During our Zoom call, Bresch shares his screen and launches a global risk simulation generated by CLIMADA. As we watch, fine lines and small circles appear on the image of a globe and steadily make their way from the ocean towards land. These represent the path of every recorded tropical cyclone between 1987 and 2016. Wherever one of these cyclones makes landfall, it glows yellow, green or blue, depending on the amount of damage it inflicted on people, buildings and infrastructure. The areas that light up the most include coastal areas of Japan, the Philippines, southern China and Vietnam.

So far, the team has produced CLIMADA models for tropical and extratropical cyclones, floods, forest fires, heatwaves and droughts worldwide. In this way, scientists can model the impact not only of historical events, but also of possible future ones – in other words, they can compute extreme weather scenarios that have never taken place but that are physically plausible. They can estimate the impact of such events with a resolution of just 4 kilometres, anywhere on the globe.

Building trust

With the support of the Asian 
Development Bank and Germany’s international development agency GIZ, Bresch is currently providing expert advice to the Vietnamese city of Hue, which lies on the coast of the South China Sea and is highly exposed to tropical cyclones. After countless Zoom calls with stakeholders and two years of building trust, Bresch’s group was able to model and evaluate the city’s future climate risks, draw up a series of scenarios and outline possible courses of action. Instead of meteorological parameters such as high wind speeds, the team of researchers provided the authorities with a warning of their impact along with concrete actions to take in response to specific questions: for example, how many people should we evacuate over the coming days, and when and where should the evacuations take place?

«The biggest risk factor for disasters is social development.»      David Bresch

The CLIMADA software is open-source and free to use; that means local authorities anywhere in the world can run the weather risk model for their region whenever they wish and tailor it to their needs. “All you need is a laptop and some basic knowledge of the Python programming language,” says Bresch. Tutorials are available on his group’s website, but they are not used as much as he would like: “It’s not an issue of technical impediments. Most of the obstacles are simply in people’s minds.”

To help researchers from different parts of the world share their local experiences of climate risk adaptation, Bresch co-founded the Economics of Climate Adaptation (ECA) Working Group in 2009. The ECA website offers examples of how public authorities can use CLIMADA to develop strategies for dealing with weather and climate risks. These include insights gained by the City of New York in the devastating aftermath of Hurricane Sandy.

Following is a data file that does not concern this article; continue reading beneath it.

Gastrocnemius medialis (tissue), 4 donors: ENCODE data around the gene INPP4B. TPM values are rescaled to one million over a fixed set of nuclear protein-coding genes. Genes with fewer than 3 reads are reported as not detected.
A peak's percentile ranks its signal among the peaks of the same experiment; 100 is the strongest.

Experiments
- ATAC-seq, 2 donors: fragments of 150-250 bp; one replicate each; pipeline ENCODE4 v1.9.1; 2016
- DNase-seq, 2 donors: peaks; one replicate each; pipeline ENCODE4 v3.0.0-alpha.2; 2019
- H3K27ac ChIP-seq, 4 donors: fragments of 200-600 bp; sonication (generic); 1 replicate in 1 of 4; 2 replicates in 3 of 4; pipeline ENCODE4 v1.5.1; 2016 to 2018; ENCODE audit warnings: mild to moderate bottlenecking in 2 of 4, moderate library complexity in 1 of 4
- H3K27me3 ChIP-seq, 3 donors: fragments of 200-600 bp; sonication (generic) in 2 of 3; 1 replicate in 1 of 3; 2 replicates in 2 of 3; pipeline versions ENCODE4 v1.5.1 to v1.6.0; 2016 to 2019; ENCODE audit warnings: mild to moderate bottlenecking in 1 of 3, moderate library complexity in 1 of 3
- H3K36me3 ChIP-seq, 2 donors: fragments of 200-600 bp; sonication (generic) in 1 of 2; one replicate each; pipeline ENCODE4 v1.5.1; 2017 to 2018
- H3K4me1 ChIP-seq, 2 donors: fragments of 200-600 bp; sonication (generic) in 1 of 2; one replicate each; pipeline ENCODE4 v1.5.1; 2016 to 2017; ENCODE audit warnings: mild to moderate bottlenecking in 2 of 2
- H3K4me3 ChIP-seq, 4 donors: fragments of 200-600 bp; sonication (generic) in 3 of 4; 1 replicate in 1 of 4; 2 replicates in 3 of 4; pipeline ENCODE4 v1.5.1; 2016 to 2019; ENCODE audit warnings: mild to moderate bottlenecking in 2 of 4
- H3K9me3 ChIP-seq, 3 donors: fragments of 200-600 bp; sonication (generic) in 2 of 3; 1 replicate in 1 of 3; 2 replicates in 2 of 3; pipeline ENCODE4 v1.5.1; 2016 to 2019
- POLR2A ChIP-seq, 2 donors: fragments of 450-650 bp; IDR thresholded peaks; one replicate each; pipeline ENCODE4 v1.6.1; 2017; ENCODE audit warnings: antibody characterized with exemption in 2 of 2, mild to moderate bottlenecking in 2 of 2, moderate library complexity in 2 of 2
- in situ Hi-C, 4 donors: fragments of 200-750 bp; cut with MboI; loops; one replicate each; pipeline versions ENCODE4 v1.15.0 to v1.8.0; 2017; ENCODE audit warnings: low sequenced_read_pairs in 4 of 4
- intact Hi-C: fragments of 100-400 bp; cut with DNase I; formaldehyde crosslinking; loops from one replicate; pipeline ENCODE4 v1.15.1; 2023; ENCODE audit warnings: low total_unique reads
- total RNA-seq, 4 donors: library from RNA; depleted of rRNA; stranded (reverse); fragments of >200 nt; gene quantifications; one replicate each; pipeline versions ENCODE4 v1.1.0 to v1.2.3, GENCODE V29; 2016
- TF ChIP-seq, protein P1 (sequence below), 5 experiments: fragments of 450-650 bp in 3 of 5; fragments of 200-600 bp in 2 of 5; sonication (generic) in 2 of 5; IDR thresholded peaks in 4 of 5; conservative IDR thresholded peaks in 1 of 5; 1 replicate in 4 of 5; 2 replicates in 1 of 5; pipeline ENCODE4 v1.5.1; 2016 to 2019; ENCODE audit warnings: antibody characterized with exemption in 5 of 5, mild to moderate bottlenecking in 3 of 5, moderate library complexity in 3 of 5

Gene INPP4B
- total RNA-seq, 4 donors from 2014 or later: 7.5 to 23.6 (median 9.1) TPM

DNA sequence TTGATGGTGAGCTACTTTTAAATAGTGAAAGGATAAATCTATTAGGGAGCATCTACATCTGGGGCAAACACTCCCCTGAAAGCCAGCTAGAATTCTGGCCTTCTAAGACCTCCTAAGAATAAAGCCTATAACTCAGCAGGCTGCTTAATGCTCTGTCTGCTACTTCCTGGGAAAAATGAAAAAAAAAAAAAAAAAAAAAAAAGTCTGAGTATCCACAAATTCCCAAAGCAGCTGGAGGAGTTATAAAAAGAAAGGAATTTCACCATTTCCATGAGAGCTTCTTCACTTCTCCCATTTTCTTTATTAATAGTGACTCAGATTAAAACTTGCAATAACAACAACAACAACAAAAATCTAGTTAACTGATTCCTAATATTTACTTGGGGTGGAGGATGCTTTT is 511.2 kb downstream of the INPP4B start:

Having examined more than 30 case studies, Bresch has concluded that the biggest risk factor for disasters is social development. To illustrate his point, he explains how an increase in construction activities in a particular area is much more likely to raise the risk of catastrophic flooding than an increase in extreme weather itself.

A transdisciplinary approach to hail

The socio-economic dimensions of disasters are so important that Bresch often chooses to work with experts from other disciplines. When it came to modelling the risks Switzerland faces from hail under changing climate conditions, for example, he called on the assistance of computer scientists, climate physicists, agricultural scientists, meteorologists and economists.

Hail is responsible for around 50 percent of damage to buildings in Switzerland, and it also poses serious risks to agriculture. It was therefore important to get stakeholders involved right from the start, including building insurers, Agroscope and the Federal Office for Civil Protection.

Further Information

Christine Eriksen has been Senior Researcher in the Risk and Resilience team at the ETH Zurich Center for Security Studies (CSS) since 2020. Before joining ETH, she worked as a social scientist at University of Wollongong, Australia. She has published numerous case studies on the social dimensions of disasters in Australia, the USA, Europe and Africa.

David Bresch has been Professor of Weather and Climate Risks at the Department of Environmental Systems Science and at MeteoSwiss since 2016. He previously held various positions at reinsurer Swiss Re, including chief modeller for natural catastrophe risk assessment.

This text appeared in the 22/01 issue of the ETH magazine Globe.